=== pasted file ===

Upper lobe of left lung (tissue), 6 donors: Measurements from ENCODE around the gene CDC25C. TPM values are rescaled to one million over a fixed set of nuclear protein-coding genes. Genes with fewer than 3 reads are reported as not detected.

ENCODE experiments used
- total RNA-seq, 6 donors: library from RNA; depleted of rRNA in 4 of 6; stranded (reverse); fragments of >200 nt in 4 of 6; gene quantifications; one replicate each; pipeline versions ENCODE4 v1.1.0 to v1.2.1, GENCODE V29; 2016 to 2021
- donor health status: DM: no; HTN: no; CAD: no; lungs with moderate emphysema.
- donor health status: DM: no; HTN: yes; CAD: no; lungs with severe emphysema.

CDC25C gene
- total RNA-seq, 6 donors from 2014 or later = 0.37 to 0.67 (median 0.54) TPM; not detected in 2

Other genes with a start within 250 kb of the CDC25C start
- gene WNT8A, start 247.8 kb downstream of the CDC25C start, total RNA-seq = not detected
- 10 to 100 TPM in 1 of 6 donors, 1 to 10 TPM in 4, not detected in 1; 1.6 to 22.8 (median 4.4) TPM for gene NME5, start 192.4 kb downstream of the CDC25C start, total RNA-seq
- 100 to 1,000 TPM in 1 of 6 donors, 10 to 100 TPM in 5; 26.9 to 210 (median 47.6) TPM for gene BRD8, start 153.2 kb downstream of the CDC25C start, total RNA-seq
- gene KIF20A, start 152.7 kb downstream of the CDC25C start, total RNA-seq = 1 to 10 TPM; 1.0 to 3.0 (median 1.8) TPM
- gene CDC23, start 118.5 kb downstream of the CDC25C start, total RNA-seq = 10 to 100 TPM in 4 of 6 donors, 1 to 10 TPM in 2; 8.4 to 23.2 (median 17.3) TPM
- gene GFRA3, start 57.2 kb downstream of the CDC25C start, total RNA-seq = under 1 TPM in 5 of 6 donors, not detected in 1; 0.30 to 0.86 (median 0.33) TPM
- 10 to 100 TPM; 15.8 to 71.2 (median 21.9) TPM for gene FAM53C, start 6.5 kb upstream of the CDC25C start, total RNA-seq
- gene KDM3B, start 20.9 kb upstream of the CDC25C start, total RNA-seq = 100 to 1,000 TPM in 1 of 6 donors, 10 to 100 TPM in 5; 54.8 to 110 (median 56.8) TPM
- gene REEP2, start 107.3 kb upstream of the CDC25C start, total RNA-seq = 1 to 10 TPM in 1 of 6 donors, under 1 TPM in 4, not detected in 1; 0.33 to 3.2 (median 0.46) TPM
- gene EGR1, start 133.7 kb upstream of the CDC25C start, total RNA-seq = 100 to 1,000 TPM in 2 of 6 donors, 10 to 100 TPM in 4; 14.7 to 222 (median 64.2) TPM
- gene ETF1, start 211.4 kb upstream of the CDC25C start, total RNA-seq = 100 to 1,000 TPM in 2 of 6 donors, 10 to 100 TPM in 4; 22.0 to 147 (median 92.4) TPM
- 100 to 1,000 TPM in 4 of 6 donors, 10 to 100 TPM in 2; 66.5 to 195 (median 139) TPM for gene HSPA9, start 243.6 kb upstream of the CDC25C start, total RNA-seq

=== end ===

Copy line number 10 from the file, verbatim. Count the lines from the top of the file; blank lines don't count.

- 10 to 100 TPM in 1 of 6 donors, 1 to 10 TPM in 4, not detected in 1; 1.6 to 22.8 (median 4.4) TPM for gene NME5, start 192.4 kb downstream of the CDC25C start, total RNA-seq